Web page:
Yellow Tangs -The Breeding Breakthrough Fincasters Episode 122

Posted by on in Aquarium Hobby Leaders, Fish Species Saltwater, Marine, Tentacles


Captive raised yellow tangs have finally happened. Researchers at the Oceanic Institute, led by Dr. Chan Callan, successfully broke through a bottleneck in raising yellow tang fry. The first captive raised tangs were on display in Florida for the first time ever and in this Fincast John shows you the beautiful fish as they graze on real live rock for the first time, while Callan himself describes the process his team went through to finally find the formula to keep the young alive through he delicate larval stage.

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John here with another Fincast. History is being made at the Global Pet Expo because of of fish that’s on display that’s never been on display before. In a certain sense never existed before and that is an aquacultured yellow tang …  a yellow tang born and raised in captivity. Researchers have been working for more than a decade to get it done and the man who did it is here and will talk to him in this Fincast.

Chad Callan: Well after 10 years or more of research we have basically succeeded in culturing in the yellow tang for the first time. And some of those fish are on display over here. And the reason this is such a big deal first time is because it’s the first time I surgeonfish species has been cultured. It was largely thought to be impossible.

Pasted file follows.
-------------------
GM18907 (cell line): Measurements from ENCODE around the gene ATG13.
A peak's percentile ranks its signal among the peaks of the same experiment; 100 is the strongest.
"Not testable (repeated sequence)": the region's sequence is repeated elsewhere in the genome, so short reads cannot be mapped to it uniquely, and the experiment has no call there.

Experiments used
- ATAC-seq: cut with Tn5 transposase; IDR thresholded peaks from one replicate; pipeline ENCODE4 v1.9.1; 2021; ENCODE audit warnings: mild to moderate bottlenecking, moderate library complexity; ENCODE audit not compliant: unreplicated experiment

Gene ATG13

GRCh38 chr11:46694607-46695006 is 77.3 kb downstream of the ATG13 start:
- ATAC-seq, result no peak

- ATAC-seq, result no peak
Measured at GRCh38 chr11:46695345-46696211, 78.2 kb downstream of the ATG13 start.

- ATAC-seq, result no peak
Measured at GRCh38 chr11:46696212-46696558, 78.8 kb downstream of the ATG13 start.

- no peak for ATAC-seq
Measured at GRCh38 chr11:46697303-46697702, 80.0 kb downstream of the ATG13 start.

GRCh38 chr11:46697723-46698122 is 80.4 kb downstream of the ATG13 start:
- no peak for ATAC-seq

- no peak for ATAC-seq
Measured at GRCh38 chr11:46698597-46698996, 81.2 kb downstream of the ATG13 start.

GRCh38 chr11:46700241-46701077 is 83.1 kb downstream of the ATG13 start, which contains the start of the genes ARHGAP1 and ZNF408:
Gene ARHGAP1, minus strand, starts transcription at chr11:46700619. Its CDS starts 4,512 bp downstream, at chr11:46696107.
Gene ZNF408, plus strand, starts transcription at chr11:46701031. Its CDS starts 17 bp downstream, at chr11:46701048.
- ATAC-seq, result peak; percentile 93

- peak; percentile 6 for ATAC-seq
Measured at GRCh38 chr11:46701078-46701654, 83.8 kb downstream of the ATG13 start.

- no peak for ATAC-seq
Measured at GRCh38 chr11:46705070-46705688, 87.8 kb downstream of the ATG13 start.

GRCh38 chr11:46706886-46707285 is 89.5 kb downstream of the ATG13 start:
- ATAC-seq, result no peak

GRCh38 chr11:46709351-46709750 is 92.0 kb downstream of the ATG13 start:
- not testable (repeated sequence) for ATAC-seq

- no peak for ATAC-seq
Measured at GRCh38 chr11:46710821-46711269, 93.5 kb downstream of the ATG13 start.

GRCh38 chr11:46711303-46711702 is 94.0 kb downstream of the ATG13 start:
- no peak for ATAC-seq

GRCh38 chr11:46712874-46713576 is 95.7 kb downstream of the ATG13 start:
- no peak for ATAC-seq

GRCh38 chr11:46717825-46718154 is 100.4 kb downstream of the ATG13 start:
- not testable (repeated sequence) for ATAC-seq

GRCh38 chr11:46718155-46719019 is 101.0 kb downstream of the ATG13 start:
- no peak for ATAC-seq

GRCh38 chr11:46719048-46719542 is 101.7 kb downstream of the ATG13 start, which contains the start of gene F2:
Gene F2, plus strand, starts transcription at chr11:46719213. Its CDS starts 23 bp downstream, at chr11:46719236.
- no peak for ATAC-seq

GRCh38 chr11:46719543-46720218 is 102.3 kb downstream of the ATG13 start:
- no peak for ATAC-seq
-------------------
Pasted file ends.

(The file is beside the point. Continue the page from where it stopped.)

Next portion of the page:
Dr. Chad Callan has reason to be proud, standing in the Boyd Enterprises booth at the Global Pet Expo in Orlando, where, along with the nearby display by Segrest Farms the acquacultured yellow tangs raised by his team at the Oceanic Institute in Hawaii were on public display for the first time.

Callan: We’re really excited that we were finally able to do it and we were able to get significant numbers of juveniles and actually get those out to the industry.

Dave Parks/Segrest Farms: We received the fish about a week ago were really really excited. One of the best parts is that the industry put that much trust into Segrest Farms. To actually receive really what is the Holy Grail of Marine Fish. So we’re really really excited we think it is a true privilege to receive the fish from the first batch.

Jeff Turner/Boyd Enterprises: Every time I see something related to aquaculture in this trade easy to get excited.  It’s really easy to get excited about it and think what can we do next to help support that.

Carlin: Callan showed me the fish in the aquarium, which were grazing on live rock. Amazing – since they had never seen anything but the plastic pipes in their rearing tank in Hawaii.

Callan: These guys seem quite happy to be coexisting and there and they are interacting with the other fish to which is nice. They haven’t seen any other species species they only links lived among their own kind so they’re getting used to other friends and that’s kind of cool to see you too.
Carlin: I asked him how he finally did it – how did he get the fish beyond the size of about a nickel where they always died.